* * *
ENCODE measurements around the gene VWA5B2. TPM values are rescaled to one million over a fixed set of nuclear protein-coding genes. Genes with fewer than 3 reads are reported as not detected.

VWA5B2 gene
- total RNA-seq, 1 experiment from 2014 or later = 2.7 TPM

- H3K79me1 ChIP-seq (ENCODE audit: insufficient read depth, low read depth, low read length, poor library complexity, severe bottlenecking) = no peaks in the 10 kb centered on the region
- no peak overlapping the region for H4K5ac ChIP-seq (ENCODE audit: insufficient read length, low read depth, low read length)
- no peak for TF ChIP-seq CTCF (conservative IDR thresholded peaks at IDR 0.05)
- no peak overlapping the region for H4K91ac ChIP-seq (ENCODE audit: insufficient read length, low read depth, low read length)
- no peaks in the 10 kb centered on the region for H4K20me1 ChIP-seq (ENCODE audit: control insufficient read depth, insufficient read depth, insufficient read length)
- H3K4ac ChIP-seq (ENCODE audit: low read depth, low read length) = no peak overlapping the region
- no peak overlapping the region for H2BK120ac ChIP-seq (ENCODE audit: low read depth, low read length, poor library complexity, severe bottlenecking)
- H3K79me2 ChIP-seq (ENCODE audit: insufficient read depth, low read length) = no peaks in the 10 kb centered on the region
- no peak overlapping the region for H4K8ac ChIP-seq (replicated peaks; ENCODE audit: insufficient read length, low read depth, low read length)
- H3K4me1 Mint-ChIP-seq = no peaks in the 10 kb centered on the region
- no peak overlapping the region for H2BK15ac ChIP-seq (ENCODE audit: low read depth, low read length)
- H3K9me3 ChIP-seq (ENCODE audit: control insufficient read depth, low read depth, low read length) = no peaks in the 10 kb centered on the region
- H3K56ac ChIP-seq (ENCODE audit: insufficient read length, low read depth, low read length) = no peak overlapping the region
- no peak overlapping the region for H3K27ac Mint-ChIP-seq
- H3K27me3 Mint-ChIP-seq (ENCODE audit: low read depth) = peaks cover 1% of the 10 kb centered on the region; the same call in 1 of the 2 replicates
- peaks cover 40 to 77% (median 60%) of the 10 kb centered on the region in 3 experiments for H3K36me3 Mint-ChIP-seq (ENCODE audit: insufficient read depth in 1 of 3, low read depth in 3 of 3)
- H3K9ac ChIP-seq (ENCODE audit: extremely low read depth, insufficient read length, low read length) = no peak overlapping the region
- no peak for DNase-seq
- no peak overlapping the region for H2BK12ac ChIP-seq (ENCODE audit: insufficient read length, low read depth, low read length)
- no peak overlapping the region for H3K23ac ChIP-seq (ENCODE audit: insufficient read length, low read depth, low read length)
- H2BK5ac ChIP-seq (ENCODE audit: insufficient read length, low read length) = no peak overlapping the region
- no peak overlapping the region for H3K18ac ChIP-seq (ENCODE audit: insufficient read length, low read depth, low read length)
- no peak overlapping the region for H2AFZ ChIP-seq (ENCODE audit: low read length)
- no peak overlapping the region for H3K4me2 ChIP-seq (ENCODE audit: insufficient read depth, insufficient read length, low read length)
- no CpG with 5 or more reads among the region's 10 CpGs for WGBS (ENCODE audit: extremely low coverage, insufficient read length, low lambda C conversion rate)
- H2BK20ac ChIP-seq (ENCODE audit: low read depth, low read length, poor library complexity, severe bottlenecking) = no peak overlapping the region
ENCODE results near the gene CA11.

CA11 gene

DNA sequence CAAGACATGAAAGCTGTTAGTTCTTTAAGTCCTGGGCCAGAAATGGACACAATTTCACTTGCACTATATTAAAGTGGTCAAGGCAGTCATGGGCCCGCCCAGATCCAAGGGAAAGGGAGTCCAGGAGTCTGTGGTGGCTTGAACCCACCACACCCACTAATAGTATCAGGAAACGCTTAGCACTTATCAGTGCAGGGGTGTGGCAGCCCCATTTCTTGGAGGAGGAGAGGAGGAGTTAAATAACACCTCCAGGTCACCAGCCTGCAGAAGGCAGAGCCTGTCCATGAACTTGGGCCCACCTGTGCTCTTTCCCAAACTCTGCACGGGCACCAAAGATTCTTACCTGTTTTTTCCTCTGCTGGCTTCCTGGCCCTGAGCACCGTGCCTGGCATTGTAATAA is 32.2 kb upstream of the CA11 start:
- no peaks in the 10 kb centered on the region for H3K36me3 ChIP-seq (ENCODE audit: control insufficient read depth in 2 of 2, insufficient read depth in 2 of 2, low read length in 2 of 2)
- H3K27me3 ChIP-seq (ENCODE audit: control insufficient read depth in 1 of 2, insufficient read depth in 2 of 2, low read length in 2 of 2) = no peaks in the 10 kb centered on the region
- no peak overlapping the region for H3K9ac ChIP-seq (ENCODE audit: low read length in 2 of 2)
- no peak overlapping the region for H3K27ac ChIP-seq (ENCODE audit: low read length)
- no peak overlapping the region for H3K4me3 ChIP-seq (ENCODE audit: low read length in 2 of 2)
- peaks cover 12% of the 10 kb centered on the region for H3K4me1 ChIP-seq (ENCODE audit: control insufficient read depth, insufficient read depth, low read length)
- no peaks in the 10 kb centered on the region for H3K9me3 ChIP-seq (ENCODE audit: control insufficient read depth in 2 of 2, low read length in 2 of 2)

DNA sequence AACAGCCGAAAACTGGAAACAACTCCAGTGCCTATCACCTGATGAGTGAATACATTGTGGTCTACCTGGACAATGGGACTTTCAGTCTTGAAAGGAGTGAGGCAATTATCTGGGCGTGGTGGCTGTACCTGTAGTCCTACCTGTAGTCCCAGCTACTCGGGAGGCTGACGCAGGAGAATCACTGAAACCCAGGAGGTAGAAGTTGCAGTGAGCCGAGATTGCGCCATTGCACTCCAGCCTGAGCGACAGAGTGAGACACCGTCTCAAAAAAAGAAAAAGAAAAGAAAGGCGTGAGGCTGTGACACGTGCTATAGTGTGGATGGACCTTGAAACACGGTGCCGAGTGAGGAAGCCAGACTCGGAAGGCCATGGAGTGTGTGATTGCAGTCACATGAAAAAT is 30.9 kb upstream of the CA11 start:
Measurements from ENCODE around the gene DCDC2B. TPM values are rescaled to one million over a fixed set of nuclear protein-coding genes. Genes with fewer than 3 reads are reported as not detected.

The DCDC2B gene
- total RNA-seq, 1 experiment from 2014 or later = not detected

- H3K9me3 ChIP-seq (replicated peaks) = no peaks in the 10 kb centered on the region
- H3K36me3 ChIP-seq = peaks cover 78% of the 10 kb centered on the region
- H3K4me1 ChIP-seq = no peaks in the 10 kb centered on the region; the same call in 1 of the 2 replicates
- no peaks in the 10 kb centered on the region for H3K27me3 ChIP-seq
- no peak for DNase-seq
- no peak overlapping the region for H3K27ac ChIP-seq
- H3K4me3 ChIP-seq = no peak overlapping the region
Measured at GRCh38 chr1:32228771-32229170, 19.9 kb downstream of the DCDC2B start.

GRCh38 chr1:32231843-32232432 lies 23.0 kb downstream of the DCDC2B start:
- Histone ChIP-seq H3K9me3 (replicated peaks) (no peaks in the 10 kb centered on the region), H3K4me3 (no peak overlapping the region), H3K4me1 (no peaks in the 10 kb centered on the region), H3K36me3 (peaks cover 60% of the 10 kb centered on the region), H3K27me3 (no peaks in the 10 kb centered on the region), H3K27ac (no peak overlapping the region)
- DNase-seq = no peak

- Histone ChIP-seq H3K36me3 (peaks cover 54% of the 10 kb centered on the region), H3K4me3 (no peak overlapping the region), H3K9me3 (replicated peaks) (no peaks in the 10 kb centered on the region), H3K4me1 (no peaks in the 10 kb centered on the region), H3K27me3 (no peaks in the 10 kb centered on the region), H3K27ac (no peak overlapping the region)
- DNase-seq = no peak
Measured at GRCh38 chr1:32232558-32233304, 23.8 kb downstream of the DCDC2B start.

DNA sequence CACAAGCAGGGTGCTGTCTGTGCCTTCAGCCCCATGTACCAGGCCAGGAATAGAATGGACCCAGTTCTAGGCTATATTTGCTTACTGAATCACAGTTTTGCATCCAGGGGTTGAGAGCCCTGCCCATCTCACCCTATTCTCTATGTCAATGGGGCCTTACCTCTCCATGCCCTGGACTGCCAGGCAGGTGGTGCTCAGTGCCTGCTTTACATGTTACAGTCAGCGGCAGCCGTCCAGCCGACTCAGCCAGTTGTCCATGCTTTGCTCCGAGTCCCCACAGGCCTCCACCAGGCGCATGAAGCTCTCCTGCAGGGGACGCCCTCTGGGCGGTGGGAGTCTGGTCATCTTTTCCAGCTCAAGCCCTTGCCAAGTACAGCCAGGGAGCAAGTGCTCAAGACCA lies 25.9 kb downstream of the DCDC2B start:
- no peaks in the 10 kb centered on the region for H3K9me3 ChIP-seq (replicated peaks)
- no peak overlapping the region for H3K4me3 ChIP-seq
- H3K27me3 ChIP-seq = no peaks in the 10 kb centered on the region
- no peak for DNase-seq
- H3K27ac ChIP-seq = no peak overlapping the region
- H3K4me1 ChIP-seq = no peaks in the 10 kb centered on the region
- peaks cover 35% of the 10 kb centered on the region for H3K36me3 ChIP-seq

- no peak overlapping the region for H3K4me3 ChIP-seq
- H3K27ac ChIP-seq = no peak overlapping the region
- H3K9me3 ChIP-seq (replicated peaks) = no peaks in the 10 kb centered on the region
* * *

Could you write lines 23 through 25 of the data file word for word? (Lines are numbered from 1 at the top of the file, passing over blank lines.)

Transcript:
- no peak overlapping the region for H3K23ac ChIP-seq (ENCODE audit: insufficient read length, low read depth, low read length)
- H2BK5ac ChIP-seq (ENCODE audit: insufficient read length, low read length) = no peak overlapping the region
- no peak overlapping the region for H3K18ac ChIP-seq (ENCODE audit: insufficient read length, low read depth, low read length)